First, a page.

implementers and protocol consumers) the work flow needs to be
Anyone can submit a proposal and the state of the proposal can be
DRAFT or WITHDRAWN but draft here is confusing. Draft would suggest
it's a work in progress, but the proposal is "complete" when the
proposer is happy with the final text. Downstream implementers should
not attempt to write code (in my opinion) until the proposal has been
finalised by the authors. Only the author has the right to say when
their proposal is finished.
The states of Accepted / Rejected are easy for consensus critical
changes, especially once versionbits softforking is enacted and
proposals will have a timeout associated. Certainly for deployed
proposals you could say the proposal is "active" or better still
"pending approval". However "accepted" and "rejected" is difficult for
say privacy standards because how can you gauge or measure it. As I
said earlier, you might have a lot of small projects implementing some
privacy standards, but if the major wallets dont, and thus the
majority of users, how would you gauge it?
Something is a standard only when it becomes a standard by virtue of
having become a standard :)
"Replaced" is an easy state, when another proposal supercedes and
replaces an older one. Again the wording could be better here.
"deprecated" would also be appropriate in some circumstances.
I'm not making a concrete proposal, I'm just highlighting where BIP-1
sort of falls apart because of an incongruence with the workflow
states and what actually happens in real life.
Local to the BIPs project, I do think the BIPs editor, and guidelines
try to filter proposals by raising the bar: i.e. requiring proposal to
be polished through peer review before they are formally published as
draft BIPs. Though this process an author would a) get most of his
details right first time, and b) have some relative confidence his/her
idea was useful and withdraw any obvious bad proposals themselves. An
author may still decide, despite many objections from their peers they
want to proceed with publishing and nothing should stop them providing
it's relevant to the Bitcoin space. Peer review pressure is likely to
act as the best filtering mechanism in this case anyway (no-one would
want to be seen as an ass right?). Personally speaking, I felt quite
nervous proposing my own blocksize ideas. I sought opinions in private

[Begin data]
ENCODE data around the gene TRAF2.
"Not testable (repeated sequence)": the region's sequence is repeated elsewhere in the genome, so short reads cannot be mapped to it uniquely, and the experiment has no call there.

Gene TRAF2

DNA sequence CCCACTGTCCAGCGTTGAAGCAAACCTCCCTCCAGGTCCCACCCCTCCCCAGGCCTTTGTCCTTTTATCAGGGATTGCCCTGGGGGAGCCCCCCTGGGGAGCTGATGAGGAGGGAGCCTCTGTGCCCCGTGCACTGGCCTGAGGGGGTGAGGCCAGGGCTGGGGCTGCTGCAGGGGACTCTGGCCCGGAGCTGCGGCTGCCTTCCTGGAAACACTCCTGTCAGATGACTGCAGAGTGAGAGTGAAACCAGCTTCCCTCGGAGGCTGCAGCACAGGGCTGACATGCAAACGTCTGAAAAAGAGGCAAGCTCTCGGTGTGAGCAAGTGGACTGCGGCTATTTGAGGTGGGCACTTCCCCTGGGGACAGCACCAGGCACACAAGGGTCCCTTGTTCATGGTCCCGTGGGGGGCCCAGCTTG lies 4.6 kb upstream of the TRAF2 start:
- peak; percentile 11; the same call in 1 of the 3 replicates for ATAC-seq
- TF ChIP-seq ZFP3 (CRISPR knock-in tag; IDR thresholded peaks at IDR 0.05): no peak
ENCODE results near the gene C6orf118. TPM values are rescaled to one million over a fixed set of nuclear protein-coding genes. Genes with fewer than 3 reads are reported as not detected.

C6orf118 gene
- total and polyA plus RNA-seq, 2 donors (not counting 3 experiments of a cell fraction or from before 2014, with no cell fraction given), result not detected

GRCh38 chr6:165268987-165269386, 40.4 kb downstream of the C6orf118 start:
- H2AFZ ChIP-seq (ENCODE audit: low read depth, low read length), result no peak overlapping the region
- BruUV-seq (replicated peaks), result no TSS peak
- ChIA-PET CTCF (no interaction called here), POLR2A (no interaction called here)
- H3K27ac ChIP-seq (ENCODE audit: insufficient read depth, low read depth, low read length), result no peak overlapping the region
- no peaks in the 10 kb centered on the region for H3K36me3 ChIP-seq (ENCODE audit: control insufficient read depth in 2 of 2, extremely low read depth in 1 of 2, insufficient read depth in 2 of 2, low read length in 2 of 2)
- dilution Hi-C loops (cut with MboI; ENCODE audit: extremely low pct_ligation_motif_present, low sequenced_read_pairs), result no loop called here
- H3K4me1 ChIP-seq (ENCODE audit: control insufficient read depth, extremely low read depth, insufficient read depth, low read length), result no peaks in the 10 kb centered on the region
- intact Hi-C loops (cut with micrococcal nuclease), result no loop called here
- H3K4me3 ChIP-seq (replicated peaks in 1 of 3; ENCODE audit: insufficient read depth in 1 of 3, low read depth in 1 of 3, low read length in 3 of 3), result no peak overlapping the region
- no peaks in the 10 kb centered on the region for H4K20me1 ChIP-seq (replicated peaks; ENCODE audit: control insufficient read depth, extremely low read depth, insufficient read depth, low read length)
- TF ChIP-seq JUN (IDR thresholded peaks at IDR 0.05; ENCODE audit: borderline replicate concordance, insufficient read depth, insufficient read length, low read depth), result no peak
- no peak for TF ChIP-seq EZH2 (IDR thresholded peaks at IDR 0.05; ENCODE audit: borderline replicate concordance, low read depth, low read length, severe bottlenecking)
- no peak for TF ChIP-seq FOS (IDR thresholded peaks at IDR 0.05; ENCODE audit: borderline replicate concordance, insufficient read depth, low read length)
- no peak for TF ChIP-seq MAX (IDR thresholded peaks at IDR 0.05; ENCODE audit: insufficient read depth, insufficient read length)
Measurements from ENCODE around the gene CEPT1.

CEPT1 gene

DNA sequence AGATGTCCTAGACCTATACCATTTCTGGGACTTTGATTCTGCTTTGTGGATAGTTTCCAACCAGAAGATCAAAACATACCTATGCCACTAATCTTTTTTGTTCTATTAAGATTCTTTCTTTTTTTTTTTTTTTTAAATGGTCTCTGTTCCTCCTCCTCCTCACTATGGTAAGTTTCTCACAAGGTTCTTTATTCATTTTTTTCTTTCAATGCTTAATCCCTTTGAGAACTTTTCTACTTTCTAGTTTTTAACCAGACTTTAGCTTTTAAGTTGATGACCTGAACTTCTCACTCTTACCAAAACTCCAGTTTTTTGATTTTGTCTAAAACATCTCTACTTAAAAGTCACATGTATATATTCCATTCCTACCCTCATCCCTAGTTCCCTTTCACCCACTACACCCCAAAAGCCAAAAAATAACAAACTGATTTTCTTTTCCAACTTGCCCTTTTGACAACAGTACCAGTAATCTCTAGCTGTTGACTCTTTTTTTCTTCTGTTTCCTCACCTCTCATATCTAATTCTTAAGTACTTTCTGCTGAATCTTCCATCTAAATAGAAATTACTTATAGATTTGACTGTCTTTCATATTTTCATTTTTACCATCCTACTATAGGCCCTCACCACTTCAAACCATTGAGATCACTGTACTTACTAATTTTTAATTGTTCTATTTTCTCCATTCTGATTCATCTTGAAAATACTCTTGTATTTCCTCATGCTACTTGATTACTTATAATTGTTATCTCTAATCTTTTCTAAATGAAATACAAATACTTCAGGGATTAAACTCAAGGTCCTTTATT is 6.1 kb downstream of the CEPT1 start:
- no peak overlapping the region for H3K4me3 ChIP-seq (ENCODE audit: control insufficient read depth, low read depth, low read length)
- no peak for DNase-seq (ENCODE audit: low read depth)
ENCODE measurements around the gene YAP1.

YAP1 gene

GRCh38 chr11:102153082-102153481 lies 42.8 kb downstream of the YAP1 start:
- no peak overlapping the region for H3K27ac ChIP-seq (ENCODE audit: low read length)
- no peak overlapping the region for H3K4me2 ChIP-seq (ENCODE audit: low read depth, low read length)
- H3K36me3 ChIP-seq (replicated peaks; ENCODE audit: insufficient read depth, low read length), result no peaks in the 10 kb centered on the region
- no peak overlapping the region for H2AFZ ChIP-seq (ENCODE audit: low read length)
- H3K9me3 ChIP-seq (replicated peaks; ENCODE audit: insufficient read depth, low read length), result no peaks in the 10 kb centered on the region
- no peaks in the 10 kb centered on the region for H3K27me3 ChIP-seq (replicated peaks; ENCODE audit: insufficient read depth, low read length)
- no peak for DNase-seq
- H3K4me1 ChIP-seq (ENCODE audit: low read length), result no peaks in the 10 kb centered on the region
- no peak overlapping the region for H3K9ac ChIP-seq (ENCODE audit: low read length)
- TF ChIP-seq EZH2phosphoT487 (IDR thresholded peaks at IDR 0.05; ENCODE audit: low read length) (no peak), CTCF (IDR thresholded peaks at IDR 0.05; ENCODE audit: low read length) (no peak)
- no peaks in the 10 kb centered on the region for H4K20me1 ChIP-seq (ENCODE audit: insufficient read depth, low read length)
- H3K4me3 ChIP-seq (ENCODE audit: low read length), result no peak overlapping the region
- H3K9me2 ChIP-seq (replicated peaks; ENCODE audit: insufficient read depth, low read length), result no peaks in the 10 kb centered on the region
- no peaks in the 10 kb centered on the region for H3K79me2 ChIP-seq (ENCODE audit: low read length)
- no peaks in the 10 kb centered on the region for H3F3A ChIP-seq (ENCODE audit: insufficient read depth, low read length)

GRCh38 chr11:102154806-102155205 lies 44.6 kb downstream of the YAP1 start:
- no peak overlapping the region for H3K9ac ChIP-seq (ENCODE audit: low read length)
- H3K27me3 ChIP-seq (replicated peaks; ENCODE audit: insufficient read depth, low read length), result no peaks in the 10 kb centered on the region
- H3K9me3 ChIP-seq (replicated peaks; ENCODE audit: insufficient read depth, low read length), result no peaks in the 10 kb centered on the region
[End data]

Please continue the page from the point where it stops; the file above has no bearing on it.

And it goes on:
first and had it been widely decried would probably not have pursued
it any further.
So in summary, I think some aspects of BIP-1 could do with polishing
as I have detailed, specially around the "workflow states" but not to
introduce any committees to the process, but where possible to extract
state from the real state of the BIP in the real world. In fact, this
is my direct argument against any forms of committee, in that the
state of a BIP is determined by factors outside of any particular
individual's or groups' purview.
Post by Andy Chase via bitcoin-dev
Thanks for your thoughts.
My proposal isn't perfect for sure. There's likely much better ways to do
Who makes high-level Bitcoin decisions? Miners, client devs, merchants, or
users? Let's set up a system where everyone has a say and clear acceptance
can be reached.
"The current process for accepting a BIP is not clearly defined. While
BIP-0001 defines the process for writing and submitting a Bitcoin
Improvement Proposal to the community it does not specify the precise method
for which BIPs are considered accepted or rejected."
BIPs are considered "accepted" right now based on an undefined system, quite
honestly. Btc Drak: What's the system for accepting a BIP? Words like
"consensus" come up but they aren't defined. My goal is to define a system
that makes finding "consensus" (I like the word "acceptance" better) in a
clear and fair way.
I.e. what's broken?
* Being sure that a proposal is widely accepted or rejected
* Preventing deadlock (i.e. one person's weak objections preventing
* Receiving feedback from important segments like user groups,
merchants/exchanges, etc. in a systematic and clear way instead of going and
forth or having "oracles" on technical advisory boards.
Yes the process is loose, but is it broken?
Yes/No. Work gets done with the current process. Work can get done with this
process. The goal is for this process is to be safer/clearer/better defined
There have been a flood of
BIPs added recently with zero bureaucracy or friction.
As we move forward, we want to balance the powers in such a way that we may
want to pause a bit before we accept each proposal. 2 weeks for comments + 2
weeks for opinions will slow things down, but it shouldn't stall meaningful
work. I used 4 weeks for the process with the understanding that most
proposals are clear and easily acceptable. Controversial proposals will
likely need more time and thus will likely have be submitted at least twice
to discover a clear response.
"Accepting" a BIP means just that: It's accepted. What's acceptance mean?
This proposal provides an answer.
Client implementations, users, miners, and merchants can feel safe
implementing and using a feature that has clear acceptance. This process
isn't meant to force anything on client implementors, users, miners, or
I'm rather perplexed about this proposal. What exactly is wrong with
the existing BIPs process? I mean, it seems to me anyone can publish a
BIP pretty easily in the BIPs repository. There doesnt seems to be any
real barrier to entry whatsoever. I know there have been all manner of
aspersions, but having just written two BIPs there was no friction at
Whether the ecosystem adopts a BIP is another question of course, but